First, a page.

Artistry and Advocacy: How BJ Pascual Uses Photography to Amplify the Voices of the LGBTQIA+ Community StyleBible Preview
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Artistry and Advocacy: How BJ Pascual Uses Photography to Amplify the Voices of the LGBTQIA+ Community

"This is an industry where so much of it rests on the shoulders of talented LGBTQ+ folk who have paved the way for great ideas and even greater creations."

Jun 22, 2021

Now, I take every opportunity I get to help raise awareness for LGBTQIA+ issues that matter to those in the community—using the very skill and passion that has gotten me where I am today.

You may have seen BJ Pascual's work before. The fashion photographer and creative director has been shooting commercial and editorial photos for 13 years now, working with the country’s biggest brands, titles, and names in the fashion and showbiz industry.

But behind all this experience is a young creative who is grateful to not only perform his passion for a living, but also be a voice for the LGBTQ+ community in the fast-paced industry. "I’ll be honest, though–I’m still not used to it. Every day I wake up in awe that this is my reality," he tells Preview.

Photo by Regine David.

BJ Pascual for June 2021

By being his authentic self, BJ was able to find success in the fashion industry and is now one of the most in-demand photographers in the country. But before this, he was a shy, quiet kid from Cavite who learned how to navigate his creative side after years of hiding this part of himself. And in this exclusive feature with Preview, BJ tells us the story of how he got to where he is today and the moment he realized he can use his influence in the industry to become a voice for the LGBTQ+ community.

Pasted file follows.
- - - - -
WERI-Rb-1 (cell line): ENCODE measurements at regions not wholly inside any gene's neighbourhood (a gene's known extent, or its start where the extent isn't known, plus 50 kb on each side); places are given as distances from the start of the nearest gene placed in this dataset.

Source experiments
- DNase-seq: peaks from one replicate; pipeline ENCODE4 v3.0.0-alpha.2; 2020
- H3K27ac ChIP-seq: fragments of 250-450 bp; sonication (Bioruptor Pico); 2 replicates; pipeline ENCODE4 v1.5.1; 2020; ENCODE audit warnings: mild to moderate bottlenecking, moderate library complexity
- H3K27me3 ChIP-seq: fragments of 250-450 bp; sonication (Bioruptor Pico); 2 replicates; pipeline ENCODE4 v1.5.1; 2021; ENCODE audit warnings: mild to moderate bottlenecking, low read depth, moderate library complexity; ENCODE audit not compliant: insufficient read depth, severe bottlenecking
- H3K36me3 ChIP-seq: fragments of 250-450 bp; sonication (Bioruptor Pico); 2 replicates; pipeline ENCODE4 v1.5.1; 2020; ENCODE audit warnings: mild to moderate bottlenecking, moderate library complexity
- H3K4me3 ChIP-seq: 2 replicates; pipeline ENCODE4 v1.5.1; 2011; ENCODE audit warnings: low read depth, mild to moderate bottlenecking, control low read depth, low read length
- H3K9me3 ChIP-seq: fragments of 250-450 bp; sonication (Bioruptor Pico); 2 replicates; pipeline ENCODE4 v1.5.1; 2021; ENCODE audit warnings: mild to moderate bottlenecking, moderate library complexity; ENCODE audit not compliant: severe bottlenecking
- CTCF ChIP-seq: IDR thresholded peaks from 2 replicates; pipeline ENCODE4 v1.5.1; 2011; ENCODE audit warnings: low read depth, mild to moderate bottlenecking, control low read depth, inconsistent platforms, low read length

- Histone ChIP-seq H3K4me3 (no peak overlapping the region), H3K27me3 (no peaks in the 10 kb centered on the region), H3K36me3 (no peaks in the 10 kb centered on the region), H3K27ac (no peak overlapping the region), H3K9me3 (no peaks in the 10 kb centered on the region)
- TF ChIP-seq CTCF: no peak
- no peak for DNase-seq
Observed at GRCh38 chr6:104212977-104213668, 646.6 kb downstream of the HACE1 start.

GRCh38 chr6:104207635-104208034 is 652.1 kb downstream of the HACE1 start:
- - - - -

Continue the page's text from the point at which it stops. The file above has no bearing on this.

Quiet Beginnings

I always tell people that I am fortunate to be working in a field where the LGBTQ+ community is accepted—celebrated, even. This is an industry where so much of it rests on the shoulders of talented LGBTQ+ folk who have paved the way for great ideas and even greater creations. For the first half of my career, I got cozy and wrapped myself in this little fashion industry bubble that never really spoke out about intersectional LGBTQIA+ issues that so many of our brothers and sisters outside the industry face. I felt so accepted by my own circles that I forgot about my own struggles that I had gone through as a kid.

Looking back, I’ve always enjoyed creative pursuits, even when I was little. I loved to draw and to take photos, but when you belong to a family of doctors and lawyers, creative professions didn’t seem like a possibility. Being creative was a distraction–a hobby at best, not a valid career choice.

Photo by Regine David.

Top and g-string, BLACKCODE MANILA. Pants, DIOR. Rings, SUKI JEWELRY and LUNA BY DRAKE. Anklet, LOUIS VUITTON. Pride All Over Flip-Flops, HAVAIANAS.

I was always concealing a part of myself, one way or another, for fear of disapproval. I remember having to hide my notebook filled with Sailor Moon drawings because my uncles found them “too girly.” Whenever I would visit my mom in Makati, I would tear pages from her Versace catalogues and sneak them home. People around me would point out that I was “too soft”—because of the things that I liked, the way I talked, the way I moved. Everything that I did was different, felt different.

Photo by Regine David.

Face mask worn as g-string, TOQA TV. Pants and rings, LOUIS VUITTON. Rings and necklace, SUKI JEWELRY and LUNA BY DRAKE. Pride All Over Flip-Flops, HAVAIANAS.

I did somewhat manage to escape that scrutiny in high school, thanks to a new interest I picked up: web design. As a teen, I would spend hours in front of my computer learning how to code and design graphics. I would take photos of Christina Aguilera from the web, or take photos using my early smartphone—with a VGA camera—and manipulate them in Photoshop.